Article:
The 2016 Jacksonville Sharks season featured few ups and several downs. On the field, they were a disappointment. As one of the odds-on ArenaBowl favorites, the Sharks needed to rally to finish 7-9, and fell in the American Conference championship game to the Philadelphia Soul. Off the field, fans and insiders were questioning if the team would even exist after the conclusion of the season.
In what’s become a regular scheduling quirk since Jacksonville came into the League, the Sharks opened up on the road (yes, in their history, the Sharks have never played at home Week 1). This year’s opponent was the revamped Los Angeles KISS, featuring several players from the now-defunct San Jose Sabercats. As was the case in the third quarter in Stockton, the Sharks couldn’t get out of their own way, and the team stumbled to a 64-39 loss.
Recovering with a win in the state that would end their season four months later, Jacksonville then lost three of their next four (including a 75-68 loss to the Arizona Rattlers, the first overtime game in franchise history) to limp into their first bye week at 2-4.
Going into Week 8, head coach Les Moss was already on the hot seat, and wide receiver Joe Hills not only continued his 2015 form, but forced opposing defenses to plan for him week in and week out. Rumors quelled thanks to two straight wins off the bye.
Hills had a career and franchise night against the Orlando Predators in Week 9, hauling in a team record eight touchdowns in what was considered an upset win despite the talent on both teams. Hills was on his way to his first-ever 2,000 yard season that won him First Team All-Arena, Wide Receiver of the Year, and Offensive Player of the Year honors, thanks in large part to leading the league in receptions (161, a franchise record), yards (2,020), and touchdowns (58).
As quickly as fires died out, they reignited after Week 12, when a home loss to the Predators, facing both Randy Hippeard and former teammate Bernard Morris under center due to Hippeard’s season-ending injury, sparked a four-game losing streak that included another one-point loss to the Cleveland Gladiators (which would cost them dearly come playoff time), a two-point loss in Arizona, and a loss to one-win Portland.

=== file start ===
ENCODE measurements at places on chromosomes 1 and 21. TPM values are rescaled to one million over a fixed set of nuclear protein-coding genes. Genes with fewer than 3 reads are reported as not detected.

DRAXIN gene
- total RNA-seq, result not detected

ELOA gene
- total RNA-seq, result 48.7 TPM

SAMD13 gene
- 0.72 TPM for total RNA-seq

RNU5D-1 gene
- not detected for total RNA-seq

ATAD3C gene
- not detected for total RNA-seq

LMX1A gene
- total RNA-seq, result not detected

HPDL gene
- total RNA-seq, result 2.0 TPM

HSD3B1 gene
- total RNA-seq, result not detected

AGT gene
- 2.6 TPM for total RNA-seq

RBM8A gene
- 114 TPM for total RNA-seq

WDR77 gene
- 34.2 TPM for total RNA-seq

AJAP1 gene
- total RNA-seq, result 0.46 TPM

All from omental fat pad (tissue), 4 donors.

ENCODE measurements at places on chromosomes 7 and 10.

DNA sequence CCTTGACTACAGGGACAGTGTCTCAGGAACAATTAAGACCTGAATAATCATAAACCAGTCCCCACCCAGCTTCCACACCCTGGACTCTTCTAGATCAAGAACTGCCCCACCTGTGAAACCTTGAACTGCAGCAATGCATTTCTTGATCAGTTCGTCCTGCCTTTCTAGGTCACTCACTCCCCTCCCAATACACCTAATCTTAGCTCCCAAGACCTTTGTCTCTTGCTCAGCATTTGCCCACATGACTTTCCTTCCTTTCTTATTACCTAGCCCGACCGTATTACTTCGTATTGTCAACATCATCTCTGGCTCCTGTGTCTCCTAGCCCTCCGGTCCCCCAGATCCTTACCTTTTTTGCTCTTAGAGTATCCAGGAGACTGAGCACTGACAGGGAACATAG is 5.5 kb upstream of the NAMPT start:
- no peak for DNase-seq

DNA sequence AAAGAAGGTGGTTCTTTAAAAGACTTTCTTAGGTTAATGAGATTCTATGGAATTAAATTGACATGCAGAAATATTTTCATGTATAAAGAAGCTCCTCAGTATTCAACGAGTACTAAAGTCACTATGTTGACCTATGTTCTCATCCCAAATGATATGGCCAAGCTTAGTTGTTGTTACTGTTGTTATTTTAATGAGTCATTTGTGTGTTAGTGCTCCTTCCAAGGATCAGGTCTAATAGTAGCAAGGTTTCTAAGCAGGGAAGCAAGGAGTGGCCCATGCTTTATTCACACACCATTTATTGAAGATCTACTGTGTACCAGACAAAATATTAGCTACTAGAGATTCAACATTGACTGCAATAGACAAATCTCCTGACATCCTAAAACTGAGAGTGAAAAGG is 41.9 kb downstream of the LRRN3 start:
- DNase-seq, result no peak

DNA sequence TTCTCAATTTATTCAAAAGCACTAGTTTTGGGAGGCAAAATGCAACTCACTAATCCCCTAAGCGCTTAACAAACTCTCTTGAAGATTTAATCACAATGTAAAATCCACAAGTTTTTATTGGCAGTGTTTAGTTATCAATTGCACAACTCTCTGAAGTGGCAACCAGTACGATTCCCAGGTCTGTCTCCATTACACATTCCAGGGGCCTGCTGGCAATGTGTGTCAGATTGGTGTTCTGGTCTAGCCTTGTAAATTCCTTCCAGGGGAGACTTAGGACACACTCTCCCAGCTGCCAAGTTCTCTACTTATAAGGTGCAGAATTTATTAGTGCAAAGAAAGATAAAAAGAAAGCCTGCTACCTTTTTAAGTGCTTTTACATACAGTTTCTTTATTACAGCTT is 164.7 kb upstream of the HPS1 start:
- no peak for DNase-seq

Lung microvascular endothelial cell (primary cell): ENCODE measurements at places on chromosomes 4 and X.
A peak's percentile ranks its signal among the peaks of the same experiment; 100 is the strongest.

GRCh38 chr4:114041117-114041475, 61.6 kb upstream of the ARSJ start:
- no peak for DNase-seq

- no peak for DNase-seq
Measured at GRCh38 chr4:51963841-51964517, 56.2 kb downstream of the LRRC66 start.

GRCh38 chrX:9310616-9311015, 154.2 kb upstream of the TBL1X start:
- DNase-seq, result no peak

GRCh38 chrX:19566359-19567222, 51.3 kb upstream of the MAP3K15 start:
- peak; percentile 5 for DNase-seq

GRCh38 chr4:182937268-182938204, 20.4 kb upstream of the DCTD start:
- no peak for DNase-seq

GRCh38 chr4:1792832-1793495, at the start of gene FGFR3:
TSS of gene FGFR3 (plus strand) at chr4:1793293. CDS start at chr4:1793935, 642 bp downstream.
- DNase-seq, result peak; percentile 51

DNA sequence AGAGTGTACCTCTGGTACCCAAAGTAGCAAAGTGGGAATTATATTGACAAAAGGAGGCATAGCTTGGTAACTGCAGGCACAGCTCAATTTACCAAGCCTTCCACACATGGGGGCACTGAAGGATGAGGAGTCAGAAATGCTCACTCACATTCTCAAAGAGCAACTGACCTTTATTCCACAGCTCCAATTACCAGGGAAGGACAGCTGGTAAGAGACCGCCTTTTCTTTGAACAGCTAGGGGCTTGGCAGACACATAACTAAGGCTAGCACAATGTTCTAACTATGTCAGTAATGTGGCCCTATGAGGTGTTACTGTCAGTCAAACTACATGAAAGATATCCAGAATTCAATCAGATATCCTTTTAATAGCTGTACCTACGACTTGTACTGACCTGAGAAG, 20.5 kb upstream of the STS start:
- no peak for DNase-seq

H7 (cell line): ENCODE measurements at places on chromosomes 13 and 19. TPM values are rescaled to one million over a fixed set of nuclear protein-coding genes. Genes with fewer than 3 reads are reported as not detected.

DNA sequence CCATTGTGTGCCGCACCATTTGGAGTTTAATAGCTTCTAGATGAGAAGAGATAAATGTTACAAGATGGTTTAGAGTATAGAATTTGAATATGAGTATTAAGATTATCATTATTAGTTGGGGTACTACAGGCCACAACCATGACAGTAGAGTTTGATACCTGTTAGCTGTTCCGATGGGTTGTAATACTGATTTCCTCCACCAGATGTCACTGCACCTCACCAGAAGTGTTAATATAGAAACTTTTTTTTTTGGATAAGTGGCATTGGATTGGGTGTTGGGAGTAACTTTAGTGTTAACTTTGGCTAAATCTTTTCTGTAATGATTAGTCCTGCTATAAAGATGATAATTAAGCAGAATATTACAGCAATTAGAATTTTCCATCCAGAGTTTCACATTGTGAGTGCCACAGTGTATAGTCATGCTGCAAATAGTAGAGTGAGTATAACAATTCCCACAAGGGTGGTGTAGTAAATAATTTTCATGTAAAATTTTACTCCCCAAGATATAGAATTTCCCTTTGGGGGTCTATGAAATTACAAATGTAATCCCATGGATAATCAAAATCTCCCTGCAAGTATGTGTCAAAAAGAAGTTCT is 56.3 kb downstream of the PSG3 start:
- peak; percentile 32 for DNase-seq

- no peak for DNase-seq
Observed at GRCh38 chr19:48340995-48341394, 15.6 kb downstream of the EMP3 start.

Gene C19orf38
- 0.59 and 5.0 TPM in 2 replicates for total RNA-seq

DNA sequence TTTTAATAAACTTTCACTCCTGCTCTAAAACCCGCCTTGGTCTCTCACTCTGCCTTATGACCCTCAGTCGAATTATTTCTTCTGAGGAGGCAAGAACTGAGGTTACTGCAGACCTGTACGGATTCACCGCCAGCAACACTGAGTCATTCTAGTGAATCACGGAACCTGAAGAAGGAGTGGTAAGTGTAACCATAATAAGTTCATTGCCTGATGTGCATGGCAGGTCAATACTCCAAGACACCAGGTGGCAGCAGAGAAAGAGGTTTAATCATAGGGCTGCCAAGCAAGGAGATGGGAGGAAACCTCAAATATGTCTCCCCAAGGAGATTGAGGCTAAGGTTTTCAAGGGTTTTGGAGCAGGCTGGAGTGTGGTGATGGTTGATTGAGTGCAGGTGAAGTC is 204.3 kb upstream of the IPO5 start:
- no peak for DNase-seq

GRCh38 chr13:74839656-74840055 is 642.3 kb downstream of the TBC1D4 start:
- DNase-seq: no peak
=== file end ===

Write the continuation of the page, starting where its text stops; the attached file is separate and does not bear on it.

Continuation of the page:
The one-point loss to Cleveland was the second time during the season that the Sharks gave up a double digit lead to the Gladiators in a loss (they blew a 19-point lead in a 41-40 loss to them in Week 6).
By the time the July 4 League-wide bye came around, Moss was almost out the door, and there were even more questions surrounding then Managing Partner Jeff Bouchy surrounding payments of league dues and the stability and future of the franchise for 2017 and beyond.
Following the Week 16 loss, the on-field questions got answered when Moss was given his walking papers, and offensive line coach Bob Landsee took over to finish the season. There were immediate dividends, as the Sharks won two in a row to head to the playoffs.
During what was a surprising postseason run, off the field issues came to a resolution with a new ownership plan coming into place, and Bouchy seeing a demotion to Operating Manager. On the field, the Sharks and Predators played yet another classic.
Jacksonville came back from two scores down in the first half to nearly tie the game at halftime, then used a missed extra point to force overtime, where they won a playoff game for the fifth time in six seasons.
While the Sharks have new owners, they still need a new coach, a possibly reorganized front office, and a team that has both the talent to compete and can perform well enough to give Jacksonville their first home playoff game since 2013. Will Joe Hills and other top offensive players stick around? Can Jacksonville convince Joe Sykes to come back and anchor the defense? Will 2017 finally be the season where Jacksonville will live up to their potential?
In short, it was an interesting four months, and we’re in store for an even more interesting five or six months this offseason.